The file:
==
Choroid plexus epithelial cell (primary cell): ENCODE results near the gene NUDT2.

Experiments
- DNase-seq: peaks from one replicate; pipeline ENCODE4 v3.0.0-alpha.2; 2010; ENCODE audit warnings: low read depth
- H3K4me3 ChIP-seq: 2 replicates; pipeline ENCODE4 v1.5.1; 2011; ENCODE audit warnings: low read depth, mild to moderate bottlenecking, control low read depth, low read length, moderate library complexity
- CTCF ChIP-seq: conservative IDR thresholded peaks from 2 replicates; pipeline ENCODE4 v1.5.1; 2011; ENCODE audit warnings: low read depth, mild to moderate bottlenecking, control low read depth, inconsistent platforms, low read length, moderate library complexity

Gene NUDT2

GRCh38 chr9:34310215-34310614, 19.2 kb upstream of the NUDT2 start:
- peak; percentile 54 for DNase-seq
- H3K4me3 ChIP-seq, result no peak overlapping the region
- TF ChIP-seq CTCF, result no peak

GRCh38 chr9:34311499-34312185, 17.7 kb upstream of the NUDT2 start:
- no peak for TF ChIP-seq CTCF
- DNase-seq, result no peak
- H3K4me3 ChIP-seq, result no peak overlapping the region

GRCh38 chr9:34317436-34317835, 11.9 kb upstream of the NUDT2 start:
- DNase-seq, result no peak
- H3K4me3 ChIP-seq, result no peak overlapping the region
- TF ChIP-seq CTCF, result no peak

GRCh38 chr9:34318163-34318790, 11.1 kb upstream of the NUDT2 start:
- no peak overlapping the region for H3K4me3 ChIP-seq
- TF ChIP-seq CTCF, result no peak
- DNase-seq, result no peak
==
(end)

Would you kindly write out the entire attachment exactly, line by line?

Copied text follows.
Choroid plexus epithelial cell (primary cell): ENCODE results near the gene NUDT2.

Experiments
- DNase-seq: peaks from one replicate; pipeline ENCODE4 v3.0.0-alpha.2; 2010; ENCODE audit warnings: low read depth
- H3K4me3 ChIP-seq: 2 replicates; pipeline ENCODE4 v1.5.1; 2011; ENCODE audit warnings: low read depth, mild to moderate bottlenecking, control low read depth, low read length, moderate library complexity
- CTCF ChIP-seq: conservative IDR thresholded peaks from 2 replicates; pipeline ENCODE4 v1.5.1; 2011; ENCODE audit warnings: low read depth, mild to moderate bottlenecking, control low read depth, inconsistent platforms, low read length, moderate library complexity

Gene NUDT2

GRCh38 chr9:34310215-34310614, 19.2 kb upstream of the NUDT2 start:
- peak; percentile 54 for DNase-seq
- H3K4me3 ChIP-seq, result no peak overlapping the region
- TF ChIP-seq CTCF, result no peak

GRCh38 chr9:34311499-34312185, 17.7 kb upstream of the NUDT2 start:
- no peak for TF ChIP-seq CTCF
- DNase-seq, result no peak
- H3K4me3 ChIP-seq, result no peak overlapping the region

GRCh38 chr9:34317436-34317835, 11.9 kb upstream of the NUDT2 start:
- DNase-seq, result no peak
- H3K4me3 ChIP-seq, result no peak overlapping the region
- TF ChIP-seq CTCF, result no peak

GRCh38 chr9:34318163-34318790, 11.1 kb upstream of the NUDT2 start:
- no peak overlapping the region for H3K4me3 ChIP-seq
- TF ChIP-seq CTCF, result no peak
- DNase-seq, result no peak